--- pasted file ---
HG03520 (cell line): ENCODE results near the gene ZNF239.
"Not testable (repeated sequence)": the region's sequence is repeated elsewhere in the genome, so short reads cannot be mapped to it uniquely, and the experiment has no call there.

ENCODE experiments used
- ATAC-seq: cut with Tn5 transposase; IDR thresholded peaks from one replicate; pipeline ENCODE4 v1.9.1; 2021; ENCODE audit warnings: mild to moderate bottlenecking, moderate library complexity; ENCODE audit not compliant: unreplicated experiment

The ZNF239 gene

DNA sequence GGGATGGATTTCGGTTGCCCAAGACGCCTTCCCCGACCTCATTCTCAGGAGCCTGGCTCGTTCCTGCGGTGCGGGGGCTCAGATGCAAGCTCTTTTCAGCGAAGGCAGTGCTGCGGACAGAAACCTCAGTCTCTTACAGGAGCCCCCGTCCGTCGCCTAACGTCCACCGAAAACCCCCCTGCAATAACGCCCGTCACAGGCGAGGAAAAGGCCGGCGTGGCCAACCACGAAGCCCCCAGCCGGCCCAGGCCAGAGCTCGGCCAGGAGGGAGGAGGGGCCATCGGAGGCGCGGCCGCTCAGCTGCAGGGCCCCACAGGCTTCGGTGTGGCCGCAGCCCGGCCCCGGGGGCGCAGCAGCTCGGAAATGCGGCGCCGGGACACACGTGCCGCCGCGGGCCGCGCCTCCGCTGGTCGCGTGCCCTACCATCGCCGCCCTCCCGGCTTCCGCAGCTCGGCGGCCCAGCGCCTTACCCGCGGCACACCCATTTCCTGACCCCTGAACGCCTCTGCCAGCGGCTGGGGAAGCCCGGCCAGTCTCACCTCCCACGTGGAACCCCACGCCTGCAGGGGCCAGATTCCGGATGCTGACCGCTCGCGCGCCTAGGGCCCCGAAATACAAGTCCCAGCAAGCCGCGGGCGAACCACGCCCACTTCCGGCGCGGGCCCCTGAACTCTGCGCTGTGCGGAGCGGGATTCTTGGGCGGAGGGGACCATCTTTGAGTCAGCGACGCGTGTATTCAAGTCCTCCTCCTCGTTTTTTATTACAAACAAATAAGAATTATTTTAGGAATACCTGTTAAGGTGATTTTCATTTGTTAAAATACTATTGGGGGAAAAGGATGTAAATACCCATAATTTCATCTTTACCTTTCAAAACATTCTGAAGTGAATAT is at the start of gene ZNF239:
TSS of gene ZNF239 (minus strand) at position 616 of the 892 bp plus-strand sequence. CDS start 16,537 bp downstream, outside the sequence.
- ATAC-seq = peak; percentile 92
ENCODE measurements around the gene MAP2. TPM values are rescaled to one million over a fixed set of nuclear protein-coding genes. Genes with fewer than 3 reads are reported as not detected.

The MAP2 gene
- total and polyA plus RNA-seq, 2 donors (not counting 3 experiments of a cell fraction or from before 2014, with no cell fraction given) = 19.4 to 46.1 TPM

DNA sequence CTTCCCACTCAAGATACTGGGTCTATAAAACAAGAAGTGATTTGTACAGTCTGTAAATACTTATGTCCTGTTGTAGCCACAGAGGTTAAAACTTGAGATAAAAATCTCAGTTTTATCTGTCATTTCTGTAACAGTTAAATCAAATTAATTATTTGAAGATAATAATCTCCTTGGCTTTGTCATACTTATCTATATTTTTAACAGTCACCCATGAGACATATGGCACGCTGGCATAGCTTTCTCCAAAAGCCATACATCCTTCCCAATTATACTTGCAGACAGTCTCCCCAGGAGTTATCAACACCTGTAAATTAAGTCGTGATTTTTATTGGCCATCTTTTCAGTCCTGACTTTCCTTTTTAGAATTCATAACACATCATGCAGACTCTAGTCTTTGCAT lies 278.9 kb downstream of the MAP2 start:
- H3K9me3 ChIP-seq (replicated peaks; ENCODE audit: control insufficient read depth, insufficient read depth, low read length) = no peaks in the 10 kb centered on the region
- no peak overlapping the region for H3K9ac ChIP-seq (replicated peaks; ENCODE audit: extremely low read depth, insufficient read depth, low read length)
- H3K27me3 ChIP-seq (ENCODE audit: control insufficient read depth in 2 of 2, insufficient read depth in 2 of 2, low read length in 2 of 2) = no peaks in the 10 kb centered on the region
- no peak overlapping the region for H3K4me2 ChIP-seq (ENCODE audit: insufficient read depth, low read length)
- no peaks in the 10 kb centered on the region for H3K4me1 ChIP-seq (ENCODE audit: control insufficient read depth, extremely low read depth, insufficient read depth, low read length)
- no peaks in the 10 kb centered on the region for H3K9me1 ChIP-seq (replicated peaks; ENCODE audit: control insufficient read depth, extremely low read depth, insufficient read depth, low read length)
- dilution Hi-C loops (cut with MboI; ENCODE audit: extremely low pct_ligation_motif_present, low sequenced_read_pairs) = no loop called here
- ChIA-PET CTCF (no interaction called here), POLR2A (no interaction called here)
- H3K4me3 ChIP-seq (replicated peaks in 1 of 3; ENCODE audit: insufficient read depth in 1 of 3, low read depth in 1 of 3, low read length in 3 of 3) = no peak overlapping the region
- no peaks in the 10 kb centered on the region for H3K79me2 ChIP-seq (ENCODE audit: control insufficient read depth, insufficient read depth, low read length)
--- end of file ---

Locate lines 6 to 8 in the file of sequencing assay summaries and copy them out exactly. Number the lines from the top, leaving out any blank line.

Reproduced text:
DNA sequence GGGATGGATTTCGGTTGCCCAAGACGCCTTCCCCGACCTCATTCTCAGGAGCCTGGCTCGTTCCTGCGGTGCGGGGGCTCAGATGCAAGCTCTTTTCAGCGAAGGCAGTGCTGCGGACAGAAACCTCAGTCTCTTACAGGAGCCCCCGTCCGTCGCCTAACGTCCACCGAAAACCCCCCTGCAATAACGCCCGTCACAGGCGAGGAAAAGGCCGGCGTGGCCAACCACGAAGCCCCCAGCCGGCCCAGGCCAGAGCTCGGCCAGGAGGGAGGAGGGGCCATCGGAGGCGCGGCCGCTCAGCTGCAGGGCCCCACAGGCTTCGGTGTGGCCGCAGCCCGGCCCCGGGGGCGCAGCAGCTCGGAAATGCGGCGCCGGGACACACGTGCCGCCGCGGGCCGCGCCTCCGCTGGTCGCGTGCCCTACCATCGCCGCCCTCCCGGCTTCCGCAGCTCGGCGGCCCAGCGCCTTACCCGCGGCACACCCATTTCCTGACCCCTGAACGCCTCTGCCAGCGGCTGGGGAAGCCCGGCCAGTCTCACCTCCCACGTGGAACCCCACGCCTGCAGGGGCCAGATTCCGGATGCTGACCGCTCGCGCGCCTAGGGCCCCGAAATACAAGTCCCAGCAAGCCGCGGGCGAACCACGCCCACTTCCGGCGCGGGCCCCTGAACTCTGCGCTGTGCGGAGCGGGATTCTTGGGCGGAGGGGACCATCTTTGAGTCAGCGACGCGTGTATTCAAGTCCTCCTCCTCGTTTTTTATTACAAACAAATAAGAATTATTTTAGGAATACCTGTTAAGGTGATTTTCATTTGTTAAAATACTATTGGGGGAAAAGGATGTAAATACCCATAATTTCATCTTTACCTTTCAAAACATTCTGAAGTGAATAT is at the start of gene ZNF239:
TSS of gene ZNF239 (minus strand) at position 616 of the 892 bp plus-strand sequence. CDS start 16,537 bp downstream, outside the sequence.
- ATAC-seq = peak; percentile 92